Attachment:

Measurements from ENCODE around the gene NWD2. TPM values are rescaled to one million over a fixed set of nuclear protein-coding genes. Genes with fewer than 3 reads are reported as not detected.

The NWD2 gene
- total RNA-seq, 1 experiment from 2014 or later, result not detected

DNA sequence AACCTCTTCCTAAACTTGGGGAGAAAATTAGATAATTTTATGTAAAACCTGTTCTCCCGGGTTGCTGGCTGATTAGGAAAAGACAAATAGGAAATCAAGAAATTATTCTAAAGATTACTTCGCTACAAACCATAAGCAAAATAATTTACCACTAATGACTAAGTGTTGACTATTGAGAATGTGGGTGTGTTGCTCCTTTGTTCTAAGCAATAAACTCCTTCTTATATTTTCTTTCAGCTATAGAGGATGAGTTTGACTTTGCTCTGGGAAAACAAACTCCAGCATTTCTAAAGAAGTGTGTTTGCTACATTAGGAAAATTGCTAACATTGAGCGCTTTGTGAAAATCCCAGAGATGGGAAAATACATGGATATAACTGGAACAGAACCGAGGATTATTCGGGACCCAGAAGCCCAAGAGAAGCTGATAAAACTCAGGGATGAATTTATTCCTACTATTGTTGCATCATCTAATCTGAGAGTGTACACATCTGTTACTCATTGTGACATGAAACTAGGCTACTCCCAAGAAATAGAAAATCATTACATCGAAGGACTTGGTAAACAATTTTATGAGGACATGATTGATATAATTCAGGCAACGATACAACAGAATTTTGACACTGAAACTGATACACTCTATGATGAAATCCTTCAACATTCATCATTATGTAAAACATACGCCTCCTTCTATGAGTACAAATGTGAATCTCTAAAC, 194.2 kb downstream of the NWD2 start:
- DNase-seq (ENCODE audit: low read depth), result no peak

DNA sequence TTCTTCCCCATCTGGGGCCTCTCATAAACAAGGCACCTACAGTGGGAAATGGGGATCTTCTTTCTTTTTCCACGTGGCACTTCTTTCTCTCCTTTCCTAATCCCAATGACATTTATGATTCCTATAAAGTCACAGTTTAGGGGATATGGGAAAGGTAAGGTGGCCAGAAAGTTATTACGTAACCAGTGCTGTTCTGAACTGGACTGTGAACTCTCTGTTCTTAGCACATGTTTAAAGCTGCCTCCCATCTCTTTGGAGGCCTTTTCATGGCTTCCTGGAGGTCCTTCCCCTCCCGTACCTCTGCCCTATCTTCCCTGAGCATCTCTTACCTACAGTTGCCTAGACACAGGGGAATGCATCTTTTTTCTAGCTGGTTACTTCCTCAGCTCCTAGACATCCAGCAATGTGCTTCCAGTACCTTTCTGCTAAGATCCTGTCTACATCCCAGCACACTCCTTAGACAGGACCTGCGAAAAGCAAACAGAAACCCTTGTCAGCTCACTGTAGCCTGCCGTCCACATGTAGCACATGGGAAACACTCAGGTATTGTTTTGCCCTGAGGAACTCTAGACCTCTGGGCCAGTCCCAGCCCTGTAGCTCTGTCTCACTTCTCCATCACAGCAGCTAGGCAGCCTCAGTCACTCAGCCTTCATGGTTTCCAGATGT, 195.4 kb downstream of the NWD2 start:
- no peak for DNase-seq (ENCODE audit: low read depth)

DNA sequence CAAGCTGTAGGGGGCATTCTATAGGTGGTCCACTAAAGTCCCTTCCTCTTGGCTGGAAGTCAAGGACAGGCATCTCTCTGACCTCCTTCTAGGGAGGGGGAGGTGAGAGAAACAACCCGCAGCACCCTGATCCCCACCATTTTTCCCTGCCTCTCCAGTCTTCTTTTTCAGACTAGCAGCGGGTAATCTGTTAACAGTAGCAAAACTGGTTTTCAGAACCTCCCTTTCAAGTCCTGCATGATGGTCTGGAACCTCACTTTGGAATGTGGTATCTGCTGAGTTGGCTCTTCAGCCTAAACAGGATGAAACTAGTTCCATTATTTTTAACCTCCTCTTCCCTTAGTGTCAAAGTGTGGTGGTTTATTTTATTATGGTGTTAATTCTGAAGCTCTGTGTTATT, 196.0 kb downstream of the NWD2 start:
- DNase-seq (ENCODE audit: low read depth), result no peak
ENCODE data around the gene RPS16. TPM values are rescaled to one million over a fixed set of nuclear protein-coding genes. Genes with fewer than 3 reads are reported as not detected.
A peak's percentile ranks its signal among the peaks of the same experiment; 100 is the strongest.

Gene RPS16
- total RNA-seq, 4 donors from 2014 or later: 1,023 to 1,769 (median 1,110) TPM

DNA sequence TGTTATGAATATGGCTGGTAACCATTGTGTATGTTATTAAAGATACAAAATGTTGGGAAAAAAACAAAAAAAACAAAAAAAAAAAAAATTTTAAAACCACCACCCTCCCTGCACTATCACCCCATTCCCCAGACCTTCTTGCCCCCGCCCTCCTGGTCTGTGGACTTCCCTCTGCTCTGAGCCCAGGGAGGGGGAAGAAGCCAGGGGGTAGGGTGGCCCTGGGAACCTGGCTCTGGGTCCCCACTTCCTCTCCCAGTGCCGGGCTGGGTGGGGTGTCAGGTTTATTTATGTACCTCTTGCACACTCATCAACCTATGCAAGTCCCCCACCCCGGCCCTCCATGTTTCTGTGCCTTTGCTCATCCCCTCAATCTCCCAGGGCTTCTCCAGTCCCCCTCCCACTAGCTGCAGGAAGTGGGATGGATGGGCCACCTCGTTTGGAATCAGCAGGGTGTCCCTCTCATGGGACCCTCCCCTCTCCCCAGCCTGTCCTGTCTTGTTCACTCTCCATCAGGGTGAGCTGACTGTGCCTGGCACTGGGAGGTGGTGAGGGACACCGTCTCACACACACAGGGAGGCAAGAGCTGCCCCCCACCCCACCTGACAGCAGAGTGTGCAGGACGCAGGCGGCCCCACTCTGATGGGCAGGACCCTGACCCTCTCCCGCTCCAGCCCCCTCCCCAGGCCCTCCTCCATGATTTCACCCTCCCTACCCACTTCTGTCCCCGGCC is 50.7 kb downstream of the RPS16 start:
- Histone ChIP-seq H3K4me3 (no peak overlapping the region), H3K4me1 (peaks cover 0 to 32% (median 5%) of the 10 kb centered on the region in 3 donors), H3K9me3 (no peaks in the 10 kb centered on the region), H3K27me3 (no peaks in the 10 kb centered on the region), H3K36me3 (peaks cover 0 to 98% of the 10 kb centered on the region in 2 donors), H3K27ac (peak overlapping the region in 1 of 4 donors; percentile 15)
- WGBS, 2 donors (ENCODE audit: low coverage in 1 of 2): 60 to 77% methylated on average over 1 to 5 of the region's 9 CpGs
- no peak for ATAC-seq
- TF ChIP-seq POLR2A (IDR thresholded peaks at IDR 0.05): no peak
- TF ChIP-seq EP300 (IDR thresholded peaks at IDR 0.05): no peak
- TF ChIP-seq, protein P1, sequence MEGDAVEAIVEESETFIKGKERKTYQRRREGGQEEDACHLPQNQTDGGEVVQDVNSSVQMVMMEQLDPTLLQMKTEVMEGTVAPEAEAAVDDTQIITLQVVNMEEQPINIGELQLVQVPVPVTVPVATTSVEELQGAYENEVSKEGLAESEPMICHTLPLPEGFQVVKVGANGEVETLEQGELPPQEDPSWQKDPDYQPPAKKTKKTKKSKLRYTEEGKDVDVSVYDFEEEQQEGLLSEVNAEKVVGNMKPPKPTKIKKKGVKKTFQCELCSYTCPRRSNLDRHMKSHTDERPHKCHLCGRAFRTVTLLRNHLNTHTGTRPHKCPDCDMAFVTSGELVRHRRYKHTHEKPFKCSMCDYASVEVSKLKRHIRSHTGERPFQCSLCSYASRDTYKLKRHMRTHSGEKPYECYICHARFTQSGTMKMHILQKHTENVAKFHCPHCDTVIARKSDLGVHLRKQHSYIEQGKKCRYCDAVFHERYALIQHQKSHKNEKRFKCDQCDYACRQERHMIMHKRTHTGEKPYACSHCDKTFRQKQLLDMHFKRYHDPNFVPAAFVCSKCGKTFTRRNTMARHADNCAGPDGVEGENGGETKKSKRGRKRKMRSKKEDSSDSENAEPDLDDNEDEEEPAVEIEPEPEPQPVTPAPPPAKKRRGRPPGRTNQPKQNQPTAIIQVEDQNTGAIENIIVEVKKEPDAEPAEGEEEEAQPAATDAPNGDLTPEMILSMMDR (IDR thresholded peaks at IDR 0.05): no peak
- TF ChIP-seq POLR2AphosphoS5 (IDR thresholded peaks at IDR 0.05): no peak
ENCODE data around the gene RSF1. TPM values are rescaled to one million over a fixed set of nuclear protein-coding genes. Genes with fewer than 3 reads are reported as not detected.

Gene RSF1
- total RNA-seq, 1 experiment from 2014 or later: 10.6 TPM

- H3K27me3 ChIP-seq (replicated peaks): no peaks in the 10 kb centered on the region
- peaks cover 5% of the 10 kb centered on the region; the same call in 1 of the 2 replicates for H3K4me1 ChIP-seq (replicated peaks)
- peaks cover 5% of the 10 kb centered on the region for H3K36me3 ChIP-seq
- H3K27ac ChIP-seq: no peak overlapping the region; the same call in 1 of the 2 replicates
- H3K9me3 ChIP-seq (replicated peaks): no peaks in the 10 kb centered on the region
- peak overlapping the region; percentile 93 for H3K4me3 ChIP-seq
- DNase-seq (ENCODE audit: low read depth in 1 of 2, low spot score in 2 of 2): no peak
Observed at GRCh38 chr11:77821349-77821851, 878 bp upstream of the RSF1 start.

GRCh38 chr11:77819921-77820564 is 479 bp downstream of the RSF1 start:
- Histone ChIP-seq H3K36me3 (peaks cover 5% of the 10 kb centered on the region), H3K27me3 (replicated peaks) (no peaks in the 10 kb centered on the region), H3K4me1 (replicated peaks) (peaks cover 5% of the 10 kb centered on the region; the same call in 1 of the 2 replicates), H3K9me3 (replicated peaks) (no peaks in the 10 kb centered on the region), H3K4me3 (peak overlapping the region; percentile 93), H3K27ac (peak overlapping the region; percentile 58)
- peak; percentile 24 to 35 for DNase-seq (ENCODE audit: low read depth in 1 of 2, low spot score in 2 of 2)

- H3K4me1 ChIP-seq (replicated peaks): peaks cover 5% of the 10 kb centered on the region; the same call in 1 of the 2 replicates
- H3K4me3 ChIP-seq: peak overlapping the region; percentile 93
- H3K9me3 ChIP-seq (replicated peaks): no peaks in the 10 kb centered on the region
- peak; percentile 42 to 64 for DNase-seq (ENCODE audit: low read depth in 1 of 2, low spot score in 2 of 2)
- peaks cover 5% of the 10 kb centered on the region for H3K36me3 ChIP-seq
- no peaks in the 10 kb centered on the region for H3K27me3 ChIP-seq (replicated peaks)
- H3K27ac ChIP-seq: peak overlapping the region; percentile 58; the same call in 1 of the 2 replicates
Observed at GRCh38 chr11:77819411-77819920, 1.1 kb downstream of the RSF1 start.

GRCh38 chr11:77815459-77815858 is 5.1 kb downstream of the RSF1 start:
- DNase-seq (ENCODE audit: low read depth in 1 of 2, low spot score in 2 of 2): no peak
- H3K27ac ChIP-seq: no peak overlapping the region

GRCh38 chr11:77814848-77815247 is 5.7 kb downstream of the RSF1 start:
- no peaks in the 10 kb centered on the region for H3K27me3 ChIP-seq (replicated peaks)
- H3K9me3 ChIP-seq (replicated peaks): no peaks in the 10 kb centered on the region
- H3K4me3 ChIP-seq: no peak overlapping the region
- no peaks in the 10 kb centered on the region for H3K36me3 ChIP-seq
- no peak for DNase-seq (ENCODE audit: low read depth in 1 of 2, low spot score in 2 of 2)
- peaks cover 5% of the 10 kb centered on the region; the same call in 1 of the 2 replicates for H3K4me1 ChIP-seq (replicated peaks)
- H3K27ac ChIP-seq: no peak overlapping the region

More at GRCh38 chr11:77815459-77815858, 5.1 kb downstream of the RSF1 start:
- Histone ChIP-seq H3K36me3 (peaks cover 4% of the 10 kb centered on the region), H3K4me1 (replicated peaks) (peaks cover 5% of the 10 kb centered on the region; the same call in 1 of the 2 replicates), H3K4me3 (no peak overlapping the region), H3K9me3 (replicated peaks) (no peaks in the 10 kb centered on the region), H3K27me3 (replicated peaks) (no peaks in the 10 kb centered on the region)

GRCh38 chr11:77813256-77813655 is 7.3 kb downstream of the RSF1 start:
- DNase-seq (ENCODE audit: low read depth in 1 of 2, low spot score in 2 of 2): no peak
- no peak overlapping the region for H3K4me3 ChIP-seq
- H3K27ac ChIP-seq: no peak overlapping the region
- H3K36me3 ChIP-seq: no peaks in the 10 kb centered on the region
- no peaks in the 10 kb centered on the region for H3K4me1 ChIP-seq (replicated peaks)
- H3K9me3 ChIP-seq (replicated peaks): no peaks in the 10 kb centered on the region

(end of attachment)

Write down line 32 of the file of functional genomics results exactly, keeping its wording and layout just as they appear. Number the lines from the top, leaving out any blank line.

Observed at GRCh38 chr11:77821349-77821851, 878 bp upstream of the RSF1 start.